The Top Global Stories of 2012

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The year in review.

One of the best movies to have gotten an American distribution this year is Hungarian director Bela Tarr's The Turin Horse, a psychologically punishing depiction of subsistence farming in the 19th century. For over two battering hours, an old man and his daughter fetch water from a quickly-depleting well, eat simple meals of boiled potatoes, fail in coaxing their possibly-dying workhorse out of his barn, and mumble Bible verses as the wind accelerates from a soft whistle to an apocalyptic howl. And that's pretty much it. That's the movie.

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Supposedly, it was the vicious beating of a horse by a cab driver in the northern Italian city of Turin that drove the philosopher Fredric Nietzsche into a permanent state of syphilitic insanity. But the film only hints at such world-historical matters, and the title slyly pans away from the great events and personalities of history. Instead, the movie is an examination of the quotidian and anonymous nature of the greater part of lived experience. It's a poetic and sometimes bleak -- although sometimes inspiring -- inquiry into the strength needed to face a daily existence that is fundamentally precarious.

In a way, this has been a year of great events and personalities, dominated by the likes of Bashar al Assad, Mohammed Morsi, Vladimir Putin and Xi Jinping. Our list is similarly punctuated with headline-grabbing events, wars and crises that occupied the attention and anxieties of some of the more consequential nations and individuals on earth. Yet as Tarr's film suggests, one could look elsewhere for the true substance of world events. This year, it might be found in the refugee camps of Turkey and Jordan, in the slums of Cairo, or in the fading prospects of millions of unemployed Spanish and Greek youth. World affairs can take on an abstract and schematic quality when viewed at an extreme distance, and the events listed below are no exception. But they aren't abstract or schematic for the people that are living through them, right now, even as you read this. And most of these stories aren't over yet. They'll ripple and ramify for years to come, in ways that are destined to both shock and gratify us.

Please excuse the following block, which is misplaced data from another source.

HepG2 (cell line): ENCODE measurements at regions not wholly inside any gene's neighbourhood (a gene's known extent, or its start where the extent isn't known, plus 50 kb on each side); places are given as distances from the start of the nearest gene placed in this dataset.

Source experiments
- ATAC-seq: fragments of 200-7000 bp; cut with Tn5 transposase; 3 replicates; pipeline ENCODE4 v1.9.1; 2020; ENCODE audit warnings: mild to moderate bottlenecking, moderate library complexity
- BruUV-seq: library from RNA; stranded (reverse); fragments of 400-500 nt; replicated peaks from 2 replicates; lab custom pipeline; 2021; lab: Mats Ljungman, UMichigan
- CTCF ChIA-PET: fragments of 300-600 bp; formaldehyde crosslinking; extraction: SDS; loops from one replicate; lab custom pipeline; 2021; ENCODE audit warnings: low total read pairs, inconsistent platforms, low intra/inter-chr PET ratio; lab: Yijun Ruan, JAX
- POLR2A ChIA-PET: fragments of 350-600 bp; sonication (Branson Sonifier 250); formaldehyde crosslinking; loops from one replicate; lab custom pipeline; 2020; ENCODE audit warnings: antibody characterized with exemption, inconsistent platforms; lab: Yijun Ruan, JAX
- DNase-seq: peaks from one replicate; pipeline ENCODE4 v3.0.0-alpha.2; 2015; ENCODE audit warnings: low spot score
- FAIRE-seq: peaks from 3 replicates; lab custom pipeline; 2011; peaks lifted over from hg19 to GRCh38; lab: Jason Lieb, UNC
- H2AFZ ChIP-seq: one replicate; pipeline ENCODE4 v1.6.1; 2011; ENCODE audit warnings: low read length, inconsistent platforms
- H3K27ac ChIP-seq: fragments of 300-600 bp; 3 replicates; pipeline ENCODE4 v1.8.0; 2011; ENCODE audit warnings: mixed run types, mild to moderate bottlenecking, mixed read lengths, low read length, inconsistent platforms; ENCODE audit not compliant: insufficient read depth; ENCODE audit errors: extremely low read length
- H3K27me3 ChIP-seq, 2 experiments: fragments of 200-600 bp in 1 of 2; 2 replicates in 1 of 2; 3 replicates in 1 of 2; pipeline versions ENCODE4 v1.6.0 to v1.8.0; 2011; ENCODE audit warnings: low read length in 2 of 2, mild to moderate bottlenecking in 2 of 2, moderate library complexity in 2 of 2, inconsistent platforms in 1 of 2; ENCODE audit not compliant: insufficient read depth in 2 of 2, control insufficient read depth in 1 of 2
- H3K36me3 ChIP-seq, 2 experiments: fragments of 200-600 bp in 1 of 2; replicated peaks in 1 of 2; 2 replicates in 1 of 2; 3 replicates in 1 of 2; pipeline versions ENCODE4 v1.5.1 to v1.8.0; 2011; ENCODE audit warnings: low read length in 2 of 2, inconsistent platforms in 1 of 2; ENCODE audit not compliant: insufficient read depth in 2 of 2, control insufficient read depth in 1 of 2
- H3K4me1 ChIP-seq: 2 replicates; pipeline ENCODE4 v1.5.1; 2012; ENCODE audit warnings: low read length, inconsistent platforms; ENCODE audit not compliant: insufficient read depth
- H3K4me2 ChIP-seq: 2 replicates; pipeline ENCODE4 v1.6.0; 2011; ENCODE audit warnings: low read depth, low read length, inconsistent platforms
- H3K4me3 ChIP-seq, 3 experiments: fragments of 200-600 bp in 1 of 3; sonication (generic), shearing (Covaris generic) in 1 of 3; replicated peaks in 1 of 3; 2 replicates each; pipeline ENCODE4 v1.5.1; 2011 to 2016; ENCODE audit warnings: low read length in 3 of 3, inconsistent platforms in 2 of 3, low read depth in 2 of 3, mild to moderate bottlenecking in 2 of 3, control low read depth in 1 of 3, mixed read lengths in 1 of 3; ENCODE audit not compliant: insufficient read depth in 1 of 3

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Armin Rosen is a former writer and producer for The Atlantic's Global channel.

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